Parkers overall rating: 3.5 out of 5 3.5
  • Familiar C-Class-based dashboard
  • High-quality materials in the most part
  • Commanding driving position

The Mercedes-Benz GLC Coupe is now the sixth bodystyle to receive the C-Class dashboard that first debuted in the saloon back in 2014. As such it remains good to look at, is well-built and is constructed from largely high-quality materials – that cheap-feeling cupholder remains under the flap at the base of the centre console, though.

Everything feels clear and logical in look and layout, although the infotainment controller for the excellent MBUX set-up is fiddly in your initial operations. However, it soon becomes easy to navigate without looking down at what your hand’s up to. Just a pity the tablet-like screen dominates your view, and it lacks a little of the elegance of Mercedes-Benz cars of old.

Trims and colours are largely tasteful – although there’s something a little bit 1980s hi-fi about the silver switchgear – and everything’s laid out in a sensible, ergonomic fashion.

Dashboard trims are a mixed bag in terms of effectiveness: the open-pore wood finish looked stylishly contemporary but is marred by a cheap-looking brown plastic edging strip. The instrumentation itself is an object of clarity and can be complemented at extra cost with the superb head-up display (HUD) projected onto the windscreen.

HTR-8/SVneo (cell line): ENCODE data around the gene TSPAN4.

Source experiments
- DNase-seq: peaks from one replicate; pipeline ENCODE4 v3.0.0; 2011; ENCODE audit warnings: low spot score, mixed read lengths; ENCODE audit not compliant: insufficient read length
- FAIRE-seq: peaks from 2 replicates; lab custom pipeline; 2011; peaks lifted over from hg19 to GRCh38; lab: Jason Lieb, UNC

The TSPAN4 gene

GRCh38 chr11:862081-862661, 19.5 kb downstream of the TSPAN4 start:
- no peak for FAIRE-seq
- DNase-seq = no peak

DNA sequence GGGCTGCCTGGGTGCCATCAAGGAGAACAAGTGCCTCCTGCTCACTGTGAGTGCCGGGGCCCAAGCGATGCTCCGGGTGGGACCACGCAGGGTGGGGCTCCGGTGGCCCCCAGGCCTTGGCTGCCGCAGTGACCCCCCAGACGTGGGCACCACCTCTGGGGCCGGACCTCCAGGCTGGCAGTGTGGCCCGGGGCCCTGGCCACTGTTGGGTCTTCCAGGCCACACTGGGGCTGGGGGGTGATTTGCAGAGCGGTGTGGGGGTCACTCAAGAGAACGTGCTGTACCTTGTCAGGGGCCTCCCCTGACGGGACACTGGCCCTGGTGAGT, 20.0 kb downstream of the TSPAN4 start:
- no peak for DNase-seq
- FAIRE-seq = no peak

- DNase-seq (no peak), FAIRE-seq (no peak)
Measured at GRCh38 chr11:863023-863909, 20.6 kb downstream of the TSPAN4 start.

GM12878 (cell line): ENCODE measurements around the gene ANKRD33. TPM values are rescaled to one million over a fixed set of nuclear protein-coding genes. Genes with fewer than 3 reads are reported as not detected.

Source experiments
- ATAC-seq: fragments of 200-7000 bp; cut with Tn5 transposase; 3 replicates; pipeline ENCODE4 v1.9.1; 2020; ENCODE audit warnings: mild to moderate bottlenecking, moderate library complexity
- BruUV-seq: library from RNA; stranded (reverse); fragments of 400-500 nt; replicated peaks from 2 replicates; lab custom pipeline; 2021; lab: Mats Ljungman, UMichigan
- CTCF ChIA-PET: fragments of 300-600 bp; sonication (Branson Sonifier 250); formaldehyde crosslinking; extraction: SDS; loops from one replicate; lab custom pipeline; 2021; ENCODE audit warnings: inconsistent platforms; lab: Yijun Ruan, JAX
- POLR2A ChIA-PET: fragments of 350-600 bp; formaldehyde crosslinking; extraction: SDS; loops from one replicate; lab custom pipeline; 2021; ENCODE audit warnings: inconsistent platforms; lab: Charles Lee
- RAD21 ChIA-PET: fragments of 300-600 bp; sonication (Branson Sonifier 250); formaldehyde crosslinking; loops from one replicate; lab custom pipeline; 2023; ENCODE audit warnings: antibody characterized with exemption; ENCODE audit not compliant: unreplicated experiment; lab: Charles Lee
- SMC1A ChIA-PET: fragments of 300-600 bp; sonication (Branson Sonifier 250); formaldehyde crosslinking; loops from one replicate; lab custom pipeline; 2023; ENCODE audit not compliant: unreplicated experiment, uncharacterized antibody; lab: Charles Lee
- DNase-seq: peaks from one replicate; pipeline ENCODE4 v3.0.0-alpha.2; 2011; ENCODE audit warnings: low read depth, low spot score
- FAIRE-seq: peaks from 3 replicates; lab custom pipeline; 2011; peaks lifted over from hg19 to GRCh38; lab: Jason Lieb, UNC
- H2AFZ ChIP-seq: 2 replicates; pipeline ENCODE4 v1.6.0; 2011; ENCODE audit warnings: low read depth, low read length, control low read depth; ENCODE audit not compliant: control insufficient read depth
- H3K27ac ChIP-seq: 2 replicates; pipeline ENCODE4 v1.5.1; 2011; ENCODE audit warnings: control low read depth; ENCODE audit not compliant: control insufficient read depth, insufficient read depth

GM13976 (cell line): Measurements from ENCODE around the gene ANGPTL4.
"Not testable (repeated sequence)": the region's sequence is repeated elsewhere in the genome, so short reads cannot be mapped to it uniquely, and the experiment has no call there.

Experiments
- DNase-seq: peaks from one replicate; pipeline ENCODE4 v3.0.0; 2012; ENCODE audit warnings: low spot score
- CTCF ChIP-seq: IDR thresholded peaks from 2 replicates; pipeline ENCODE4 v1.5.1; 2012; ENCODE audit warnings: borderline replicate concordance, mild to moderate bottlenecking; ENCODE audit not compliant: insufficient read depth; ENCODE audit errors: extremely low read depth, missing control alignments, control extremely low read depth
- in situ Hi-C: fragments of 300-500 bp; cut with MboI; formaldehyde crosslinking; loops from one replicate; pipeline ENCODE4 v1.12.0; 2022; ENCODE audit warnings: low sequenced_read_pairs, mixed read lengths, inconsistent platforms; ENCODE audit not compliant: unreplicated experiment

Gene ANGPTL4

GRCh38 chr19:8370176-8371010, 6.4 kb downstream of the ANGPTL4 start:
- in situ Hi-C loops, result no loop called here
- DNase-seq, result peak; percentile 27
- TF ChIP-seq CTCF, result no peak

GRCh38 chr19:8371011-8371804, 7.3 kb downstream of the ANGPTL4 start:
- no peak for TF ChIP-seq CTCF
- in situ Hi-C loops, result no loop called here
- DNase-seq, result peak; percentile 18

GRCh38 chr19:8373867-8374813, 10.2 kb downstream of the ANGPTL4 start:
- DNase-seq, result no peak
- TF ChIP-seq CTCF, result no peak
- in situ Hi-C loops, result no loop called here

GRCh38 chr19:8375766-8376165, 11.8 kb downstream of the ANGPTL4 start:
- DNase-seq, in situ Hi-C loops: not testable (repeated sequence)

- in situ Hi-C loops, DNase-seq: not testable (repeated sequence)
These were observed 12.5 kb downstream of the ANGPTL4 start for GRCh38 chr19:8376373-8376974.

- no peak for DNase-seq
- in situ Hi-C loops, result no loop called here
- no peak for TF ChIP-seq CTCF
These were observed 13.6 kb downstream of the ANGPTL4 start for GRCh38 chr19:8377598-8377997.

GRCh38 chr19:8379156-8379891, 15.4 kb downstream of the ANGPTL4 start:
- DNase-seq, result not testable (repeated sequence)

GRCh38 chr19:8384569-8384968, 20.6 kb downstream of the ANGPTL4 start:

Mercedes-Benz GLC Coupe (2020) interior view


  • Spacious cabin despite sloping roof
  • Adaptive suspension boosts ride comfort
  • Quiet interior, despite engine gruffness

Proof, if ever it was needed, is provided by the Mercedes-Benz GLC Coupe that sportiness and comfort can be happy bedfellows, albeit with the caveat that it’s even better with the optional Air Body Control suspension.

Few cars manage to quell road imperfections being transmitted to the car’s occupants as well as the GLC with the system switched to Comfort driving mode, although it can prove to be too soft for the tastes – and stomachs – of some passengers. Even in Sport mode (Sport+ is the firmest), it remains satisfyingly compliant.

Despite the roofline suggesting otherwise, it’s a spacious cabin, with ample room in all directions for four passengers – five is manageable but inevitably more of a squeeze in the back. Rear-seat occupants who are around 6ft tall may well feel their hair rubbing against the headlining but for the majority it’s fine back there.

Opt for the Premium package which includes an opening glass roof and the sombre-hued cabin has light flooding in, although there’s a significant degree of wind noise with it open. Other than that the interior’s quiet with little exterior or engine noise permeating through to disturb the hush.

Dual-zone climate control comes as standard – and it works very effectively – while the front seats are heated. Ventilated, air-conditioned seats are also available at extra cost.

Mercedes-Benz GLC Coupe (2020) rear interior view